Myth Three: If you don’t get what you want, your nonviolence didn’t work.
Reality: It’s interesting that no one yet has really analyzed the strangeness of Congressman Lewis’s declaration of victory. How could they “win” if they didn’t get what they wanted? They were not granted a vote, after all, so what happened? Michael Nagler’s concept of “work” vs. work sheds light on this one: sometimes in nonviolence, you get what you want, and it works; and sometimes you don’t get what you want, and it still works. Whenever we use nonviolence, we inject positive, humanizing energy into a situation of escalating dehumanization, and every ounce of that nonviolent energy does constructive work. It is not lost. Ever. One of Gandhi’s biographers, the late B.R. Nanda, put it this way, “nonviolence is the kind of thing where you can lose all of the battles and still go on to win the war.” Not to mention, it’s entirely good strategy to claim real victories, however small, as they take place, and even more strategic to do so without humiliating those whose actions you are opposing.
Myth Four: Nonviolence does not have any logic. It’s signing petitions and sit-ins. Nothing else.
Reality: Again, not true. Congressman Lewis demonstrated that there is a natural escalation to nonviolent action. This is described in Nagler’s Search for a Nonviolent Future with a nonviolent conflict escalation curve. In Phase One of a conflict when the dehumanizing is still low, you reach for the basic, and well-known tools of conflict resolution. This is the time for petitions, for meetings, for letter writing, mediation. And this is necessary. You start here, assuming your opponents are listening to you — and you are listening to them. You’re all prepared to work on a solution, however hard it might be. But when it is signaled that your opponent is not listening to you, when dehumanization escalates, nonviolence has to do the same. This is Phase Two: satyagraha, creative nonviolent action that puts ourselves in the way of the operation of society as normal.
Myth Five: Either you’re nonviolent or you are not. And if you’re not, you’ll never get there, so don’t even try.
Reality: Even though Congressman Lewis has an admirable track record for nonviolent action, being literally an icon of the most famous nonviolent movement in the United States, from going on the Freedom Rides to acting as a key leader of the Student Nonviolent Coordinating Committee (SNCC), a lifetime champion of civil rights in general, he was surrounded by colleagues–and a public–whose lives have been very different. But nonviolence is not reserved for a Congressman Lewis alone. It’s an invitation to all of us. No matter where we’ve been on issues in the past, we can change. In fact, if we do not allow each other to change, or humiliate people until they do, we have to ask ourselves if we are making a strategically sound choice that will create a tipping point or if it will only harden people’s stance? Allowing each other our full humanity means giving all of us, no matter what we’ve done in the past, no matter what choices we’ve made, a chance to live up to something else. No one heard a word of humiliation from Lewis. We can learn something from him on this point. It’s intentional and strategic, not merely a moral choice, because nonviolence at the end of the day is not a moral issue; it’s not black and white: it’s the art of justice with dignity, a science of belonging, of the untapped human capacity for mercy.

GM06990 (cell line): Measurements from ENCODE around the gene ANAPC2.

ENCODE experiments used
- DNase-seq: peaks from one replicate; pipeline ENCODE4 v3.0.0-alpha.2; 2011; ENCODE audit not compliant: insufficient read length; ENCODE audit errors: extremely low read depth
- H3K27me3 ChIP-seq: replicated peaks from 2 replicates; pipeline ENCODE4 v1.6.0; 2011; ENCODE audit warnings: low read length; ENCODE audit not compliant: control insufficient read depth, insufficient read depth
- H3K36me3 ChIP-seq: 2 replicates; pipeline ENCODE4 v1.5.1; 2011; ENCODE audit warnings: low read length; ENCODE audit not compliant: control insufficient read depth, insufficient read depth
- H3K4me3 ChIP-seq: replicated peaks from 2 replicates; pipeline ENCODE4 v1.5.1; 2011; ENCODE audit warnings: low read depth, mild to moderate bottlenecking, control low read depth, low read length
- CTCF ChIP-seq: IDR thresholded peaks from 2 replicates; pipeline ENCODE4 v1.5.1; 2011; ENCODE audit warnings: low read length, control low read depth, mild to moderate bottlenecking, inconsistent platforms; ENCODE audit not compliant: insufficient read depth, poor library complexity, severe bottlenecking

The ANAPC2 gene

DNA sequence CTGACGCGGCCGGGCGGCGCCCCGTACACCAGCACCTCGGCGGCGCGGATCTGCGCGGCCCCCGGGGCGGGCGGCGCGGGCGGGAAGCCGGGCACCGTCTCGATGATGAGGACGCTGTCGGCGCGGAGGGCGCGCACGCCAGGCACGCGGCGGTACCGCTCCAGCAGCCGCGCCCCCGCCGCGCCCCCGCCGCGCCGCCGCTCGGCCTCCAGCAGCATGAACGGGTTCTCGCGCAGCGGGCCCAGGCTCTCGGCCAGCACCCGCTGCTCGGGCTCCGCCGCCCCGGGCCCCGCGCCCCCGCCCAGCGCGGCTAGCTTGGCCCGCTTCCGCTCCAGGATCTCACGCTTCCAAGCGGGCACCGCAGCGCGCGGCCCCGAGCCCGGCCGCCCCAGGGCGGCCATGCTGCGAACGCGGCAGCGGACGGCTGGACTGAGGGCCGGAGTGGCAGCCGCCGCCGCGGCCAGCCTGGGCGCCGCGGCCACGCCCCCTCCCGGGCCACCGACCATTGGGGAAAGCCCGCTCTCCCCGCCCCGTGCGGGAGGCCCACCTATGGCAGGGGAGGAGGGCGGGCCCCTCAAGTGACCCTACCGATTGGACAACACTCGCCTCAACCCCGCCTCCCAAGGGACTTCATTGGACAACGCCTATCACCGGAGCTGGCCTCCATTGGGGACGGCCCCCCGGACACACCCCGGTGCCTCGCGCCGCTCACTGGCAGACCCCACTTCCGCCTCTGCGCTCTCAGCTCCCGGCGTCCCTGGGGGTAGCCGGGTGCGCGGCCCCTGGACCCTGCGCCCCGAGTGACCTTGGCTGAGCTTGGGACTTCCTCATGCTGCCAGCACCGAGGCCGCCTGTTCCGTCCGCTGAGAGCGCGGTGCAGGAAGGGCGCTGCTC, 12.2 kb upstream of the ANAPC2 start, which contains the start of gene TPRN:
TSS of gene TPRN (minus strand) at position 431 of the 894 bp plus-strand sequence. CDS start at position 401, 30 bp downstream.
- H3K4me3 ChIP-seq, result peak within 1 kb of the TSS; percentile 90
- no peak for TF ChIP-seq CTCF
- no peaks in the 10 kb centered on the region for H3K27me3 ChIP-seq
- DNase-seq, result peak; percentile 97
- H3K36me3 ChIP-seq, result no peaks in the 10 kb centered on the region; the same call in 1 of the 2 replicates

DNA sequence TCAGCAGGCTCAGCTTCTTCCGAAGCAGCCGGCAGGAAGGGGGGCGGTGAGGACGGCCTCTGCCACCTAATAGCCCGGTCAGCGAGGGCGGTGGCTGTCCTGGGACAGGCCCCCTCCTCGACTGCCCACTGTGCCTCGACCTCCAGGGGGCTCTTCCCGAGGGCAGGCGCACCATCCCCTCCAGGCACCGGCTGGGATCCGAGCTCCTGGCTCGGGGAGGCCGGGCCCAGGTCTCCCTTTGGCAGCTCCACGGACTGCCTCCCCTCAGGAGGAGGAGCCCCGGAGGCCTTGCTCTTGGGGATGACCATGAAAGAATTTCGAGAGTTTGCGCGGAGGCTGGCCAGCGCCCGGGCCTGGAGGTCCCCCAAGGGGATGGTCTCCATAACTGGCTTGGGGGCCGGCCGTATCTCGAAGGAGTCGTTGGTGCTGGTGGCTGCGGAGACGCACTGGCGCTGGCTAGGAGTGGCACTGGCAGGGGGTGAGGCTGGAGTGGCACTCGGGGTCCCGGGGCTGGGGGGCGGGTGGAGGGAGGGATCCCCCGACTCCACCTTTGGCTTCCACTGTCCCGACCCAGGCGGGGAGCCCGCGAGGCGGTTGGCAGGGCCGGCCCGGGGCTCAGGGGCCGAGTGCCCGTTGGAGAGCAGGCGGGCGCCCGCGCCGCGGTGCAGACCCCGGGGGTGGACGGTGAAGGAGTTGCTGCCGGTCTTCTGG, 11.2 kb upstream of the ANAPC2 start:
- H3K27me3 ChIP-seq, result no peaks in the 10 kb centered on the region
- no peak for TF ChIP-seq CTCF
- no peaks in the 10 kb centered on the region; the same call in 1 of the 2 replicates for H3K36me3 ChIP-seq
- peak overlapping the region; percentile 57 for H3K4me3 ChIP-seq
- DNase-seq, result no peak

Gandhi’s own cri de coeur resounds now through the decades since his great experiments: “Nonviolence is not the inanity it has been taken for throughout the ages.” It’s a science; it’s a skill–and it’s time that we learned everything we can about it, because nothing else is going to make this country secure. For those of us who want the world that Congressman Lewis and his colleagues sat down for, let’s seize this opportunity to end the silence, too, and tell the real story behind his words and actions on the floor of Congress last week.
–Stephanie Van Hook is the Executive Director of the Metta Center.
Photo Credit: Wikimedia